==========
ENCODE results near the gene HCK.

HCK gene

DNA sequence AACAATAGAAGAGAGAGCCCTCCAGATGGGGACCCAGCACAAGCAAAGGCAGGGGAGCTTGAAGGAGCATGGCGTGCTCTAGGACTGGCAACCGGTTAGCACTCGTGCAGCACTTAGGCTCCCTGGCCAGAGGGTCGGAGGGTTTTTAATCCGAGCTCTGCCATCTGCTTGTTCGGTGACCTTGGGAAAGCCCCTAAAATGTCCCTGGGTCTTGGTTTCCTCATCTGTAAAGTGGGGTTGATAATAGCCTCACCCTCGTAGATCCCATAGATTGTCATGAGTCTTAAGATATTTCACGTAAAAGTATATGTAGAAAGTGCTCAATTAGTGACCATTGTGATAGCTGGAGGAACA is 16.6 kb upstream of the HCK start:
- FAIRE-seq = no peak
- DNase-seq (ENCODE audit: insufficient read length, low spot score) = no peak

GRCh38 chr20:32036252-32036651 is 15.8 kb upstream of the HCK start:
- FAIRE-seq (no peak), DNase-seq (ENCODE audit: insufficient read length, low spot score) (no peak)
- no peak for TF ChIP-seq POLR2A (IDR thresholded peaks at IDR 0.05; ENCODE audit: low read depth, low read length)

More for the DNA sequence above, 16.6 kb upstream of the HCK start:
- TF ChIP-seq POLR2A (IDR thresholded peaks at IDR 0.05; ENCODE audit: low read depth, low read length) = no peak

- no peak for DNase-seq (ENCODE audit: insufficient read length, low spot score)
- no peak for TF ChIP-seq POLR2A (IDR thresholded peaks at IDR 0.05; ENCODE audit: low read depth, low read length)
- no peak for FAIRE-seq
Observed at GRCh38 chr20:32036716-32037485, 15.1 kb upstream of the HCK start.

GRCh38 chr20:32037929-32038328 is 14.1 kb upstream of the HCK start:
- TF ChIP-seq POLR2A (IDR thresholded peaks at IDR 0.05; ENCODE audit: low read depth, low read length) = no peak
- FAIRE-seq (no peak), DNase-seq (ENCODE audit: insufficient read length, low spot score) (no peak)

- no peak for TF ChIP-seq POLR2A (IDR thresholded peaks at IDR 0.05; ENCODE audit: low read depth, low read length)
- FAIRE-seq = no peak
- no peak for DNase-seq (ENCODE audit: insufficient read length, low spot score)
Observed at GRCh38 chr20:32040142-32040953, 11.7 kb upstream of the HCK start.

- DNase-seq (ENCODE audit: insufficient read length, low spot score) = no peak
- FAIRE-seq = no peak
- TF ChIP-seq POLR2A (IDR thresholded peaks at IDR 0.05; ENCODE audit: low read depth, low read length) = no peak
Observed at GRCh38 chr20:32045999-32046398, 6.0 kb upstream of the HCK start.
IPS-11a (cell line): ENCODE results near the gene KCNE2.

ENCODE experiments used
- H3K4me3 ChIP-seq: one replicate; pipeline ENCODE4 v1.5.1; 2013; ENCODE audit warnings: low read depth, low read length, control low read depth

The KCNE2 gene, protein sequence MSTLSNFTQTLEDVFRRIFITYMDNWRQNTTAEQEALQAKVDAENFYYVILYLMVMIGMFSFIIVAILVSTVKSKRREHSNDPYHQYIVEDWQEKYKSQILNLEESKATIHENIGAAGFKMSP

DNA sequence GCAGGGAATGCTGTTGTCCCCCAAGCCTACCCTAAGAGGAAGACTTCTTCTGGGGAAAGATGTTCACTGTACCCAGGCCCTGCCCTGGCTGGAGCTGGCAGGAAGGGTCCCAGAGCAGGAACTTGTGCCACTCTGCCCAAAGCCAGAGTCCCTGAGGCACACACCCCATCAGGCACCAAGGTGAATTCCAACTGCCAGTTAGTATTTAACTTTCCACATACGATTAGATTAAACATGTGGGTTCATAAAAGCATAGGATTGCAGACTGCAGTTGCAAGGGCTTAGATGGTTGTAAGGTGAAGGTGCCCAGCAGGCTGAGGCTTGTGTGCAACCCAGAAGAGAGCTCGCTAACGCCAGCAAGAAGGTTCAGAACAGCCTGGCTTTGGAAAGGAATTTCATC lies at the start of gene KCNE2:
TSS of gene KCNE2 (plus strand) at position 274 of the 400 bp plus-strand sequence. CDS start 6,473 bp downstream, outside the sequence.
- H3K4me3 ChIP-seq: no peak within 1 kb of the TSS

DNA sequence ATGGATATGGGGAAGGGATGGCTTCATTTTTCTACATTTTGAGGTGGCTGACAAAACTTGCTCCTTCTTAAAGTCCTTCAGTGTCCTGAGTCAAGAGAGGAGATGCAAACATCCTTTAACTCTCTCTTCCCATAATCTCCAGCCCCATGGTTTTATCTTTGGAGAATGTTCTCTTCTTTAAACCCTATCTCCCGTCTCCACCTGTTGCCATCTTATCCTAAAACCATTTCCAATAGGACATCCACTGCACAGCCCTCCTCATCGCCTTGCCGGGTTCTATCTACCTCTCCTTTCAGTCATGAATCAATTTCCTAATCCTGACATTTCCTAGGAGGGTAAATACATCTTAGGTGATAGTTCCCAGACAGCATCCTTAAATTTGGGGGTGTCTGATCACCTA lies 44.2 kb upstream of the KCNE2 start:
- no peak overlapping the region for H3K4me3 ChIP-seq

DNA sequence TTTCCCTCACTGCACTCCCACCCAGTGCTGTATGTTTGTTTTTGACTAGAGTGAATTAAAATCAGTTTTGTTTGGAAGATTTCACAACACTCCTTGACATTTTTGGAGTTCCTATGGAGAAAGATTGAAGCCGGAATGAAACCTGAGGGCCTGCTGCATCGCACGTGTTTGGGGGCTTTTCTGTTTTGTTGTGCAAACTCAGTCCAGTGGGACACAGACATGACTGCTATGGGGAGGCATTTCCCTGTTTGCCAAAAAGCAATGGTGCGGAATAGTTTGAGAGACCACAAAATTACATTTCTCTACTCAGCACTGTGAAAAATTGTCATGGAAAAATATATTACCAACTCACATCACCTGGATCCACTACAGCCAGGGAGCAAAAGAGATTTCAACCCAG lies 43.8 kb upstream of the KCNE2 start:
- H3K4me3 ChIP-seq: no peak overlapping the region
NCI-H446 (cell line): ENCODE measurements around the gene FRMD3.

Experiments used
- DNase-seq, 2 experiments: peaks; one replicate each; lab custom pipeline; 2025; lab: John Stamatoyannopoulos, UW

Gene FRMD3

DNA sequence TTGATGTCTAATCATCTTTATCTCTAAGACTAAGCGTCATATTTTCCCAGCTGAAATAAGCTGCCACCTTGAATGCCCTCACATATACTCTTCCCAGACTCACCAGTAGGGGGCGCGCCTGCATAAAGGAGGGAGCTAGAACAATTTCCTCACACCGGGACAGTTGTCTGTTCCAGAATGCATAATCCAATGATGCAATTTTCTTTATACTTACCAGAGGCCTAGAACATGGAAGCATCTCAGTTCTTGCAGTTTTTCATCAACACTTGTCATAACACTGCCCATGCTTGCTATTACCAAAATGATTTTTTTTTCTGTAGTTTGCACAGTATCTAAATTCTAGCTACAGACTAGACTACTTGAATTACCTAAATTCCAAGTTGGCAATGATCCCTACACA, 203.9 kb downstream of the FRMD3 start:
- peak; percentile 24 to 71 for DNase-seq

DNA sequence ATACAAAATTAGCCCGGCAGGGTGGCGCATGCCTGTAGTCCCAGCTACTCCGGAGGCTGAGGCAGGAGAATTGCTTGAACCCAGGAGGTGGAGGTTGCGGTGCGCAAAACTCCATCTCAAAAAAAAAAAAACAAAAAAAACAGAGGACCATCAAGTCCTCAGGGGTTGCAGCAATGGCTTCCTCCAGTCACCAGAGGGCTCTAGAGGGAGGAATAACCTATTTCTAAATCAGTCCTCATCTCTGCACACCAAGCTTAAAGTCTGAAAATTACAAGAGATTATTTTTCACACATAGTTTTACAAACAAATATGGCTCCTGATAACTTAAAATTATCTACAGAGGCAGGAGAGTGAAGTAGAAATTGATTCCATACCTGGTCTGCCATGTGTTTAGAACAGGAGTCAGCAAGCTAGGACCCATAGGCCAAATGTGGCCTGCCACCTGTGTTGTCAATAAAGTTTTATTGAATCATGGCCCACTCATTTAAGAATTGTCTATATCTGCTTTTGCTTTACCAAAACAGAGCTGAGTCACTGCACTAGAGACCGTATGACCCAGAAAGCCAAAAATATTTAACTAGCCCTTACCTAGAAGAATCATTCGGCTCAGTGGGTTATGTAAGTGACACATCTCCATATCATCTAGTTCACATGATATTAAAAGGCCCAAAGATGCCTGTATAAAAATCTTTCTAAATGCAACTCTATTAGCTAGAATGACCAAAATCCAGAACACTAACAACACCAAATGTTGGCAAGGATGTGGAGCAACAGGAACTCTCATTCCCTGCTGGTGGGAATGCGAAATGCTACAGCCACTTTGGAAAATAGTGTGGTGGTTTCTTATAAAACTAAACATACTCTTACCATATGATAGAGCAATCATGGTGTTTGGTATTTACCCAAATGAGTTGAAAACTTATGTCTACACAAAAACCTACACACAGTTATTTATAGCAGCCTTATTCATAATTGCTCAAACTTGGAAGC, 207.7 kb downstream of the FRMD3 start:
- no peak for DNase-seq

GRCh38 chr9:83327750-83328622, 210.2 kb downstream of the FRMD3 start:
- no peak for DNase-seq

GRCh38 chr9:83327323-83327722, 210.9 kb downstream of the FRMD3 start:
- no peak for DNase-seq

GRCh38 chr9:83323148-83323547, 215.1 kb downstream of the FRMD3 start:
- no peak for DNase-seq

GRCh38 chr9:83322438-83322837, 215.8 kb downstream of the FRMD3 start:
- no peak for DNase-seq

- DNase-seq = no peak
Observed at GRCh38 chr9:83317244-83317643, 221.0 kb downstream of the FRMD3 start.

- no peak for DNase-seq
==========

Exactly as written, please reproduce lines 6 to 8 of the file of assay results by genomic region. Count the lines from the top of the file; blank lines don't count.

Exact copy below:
GRCh38 chr20:32036252-32036651 is 15.8 kb upstream of the HCK start:
- FAIRE-seq (no peak), DNase-seq (ENCODE audit: insufficient read length, low spot score) (no peak)
- no peak for TF ChIP-seq POLR2A (IDR thresholded peaks at IDR 0.05; ENCODE audit: low read depth, low read length)